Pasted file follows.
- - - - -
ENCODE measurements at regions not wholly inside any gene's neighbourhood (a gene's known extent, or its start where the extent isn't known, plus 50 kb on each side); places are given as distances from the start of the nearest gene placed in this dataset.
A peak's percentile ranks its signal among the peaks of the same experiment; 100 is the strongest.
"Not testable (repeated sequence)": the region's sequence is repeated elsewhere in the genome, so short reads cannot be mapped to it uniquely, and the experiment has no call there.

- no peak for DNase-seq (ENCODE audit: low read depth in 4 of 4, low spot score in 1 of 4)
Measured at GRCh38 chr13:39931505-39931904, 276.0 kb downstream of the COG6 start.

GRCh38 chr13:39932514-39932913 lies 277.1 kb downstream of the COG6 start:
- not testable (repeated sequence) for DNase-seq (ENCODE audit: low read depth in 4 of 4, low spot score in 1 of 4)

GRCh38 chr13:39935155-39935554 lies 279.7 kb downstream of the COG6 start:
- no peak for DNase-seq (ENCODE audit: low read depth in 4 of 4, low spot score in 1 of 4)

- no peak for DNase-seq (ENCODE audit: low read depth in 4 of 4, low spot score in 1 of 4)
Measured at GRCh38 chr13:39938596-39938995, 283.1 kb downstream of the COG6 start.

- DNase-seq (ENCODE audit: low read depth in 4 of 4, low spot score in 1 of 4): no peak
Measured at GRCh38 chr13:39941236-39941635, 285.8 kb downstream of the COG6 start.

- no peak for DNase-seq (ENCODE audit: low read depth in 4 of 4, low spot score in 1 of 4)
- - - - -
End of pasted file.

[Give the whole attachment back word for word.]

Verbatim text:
ENCODE measurements at regions not wholly inside any gene's neighbourhood (a gene's known extent, or its start where the extent isn't known, plus 50 kb on each side); places are given as distances from the start of the nearest gene placed in this dataset.
A peak's percentile ranks its signal among the peaks of the same experiment; 100 is the strongest.
"Not testable (repeated sequence)": the region's sequence is repeated elsewhere in the genome, so short reads cannot be mapped to it uniquely, and the experiment has no call there.

- no peak for DNase-seq (ENCODE audit: low read depth in 4 of 4, low spot score in 1 of 4)
Measured at GRCh38 chr13:39931505-39931904, 276.0 kb downstream of the COG6 start.

GRCh38 chr13:39932514-39932913 lies 277.1 kb downstream of the COG6 start:
- not testable (repeated sequence) for DNase-seq (ENCODE audit: low read depth in 4 of 4, low spot score in 1 of 4)

GRCh38 chr13:39935155-39935554 lies 279.7 kb downstream of the COG6 start:
- no peak for DNase-seq (ENCODE audit: low read depth in 4 of 4, low spot score in 1 of 4)

- no peak for DNase-seq (ENCODE audit: low read depth in 4 of 4, low spot score in 1 of 4)
Measured at GRCh38 chr13:39938596-39938995, 283.1 kb downstream of the COG6 start.

- DNase-seq (ENCODE audit: low read depth in 4 of 4, low spot score in 1 of 4): no peak
Measured at GRCh38 chr13:39941236-39941635, 285.8 kb downstream of the COG6 start.

- no peak for DNase-seq (ENCODE audit: low read depth in 4 of 4, low spot score in 1 of 4)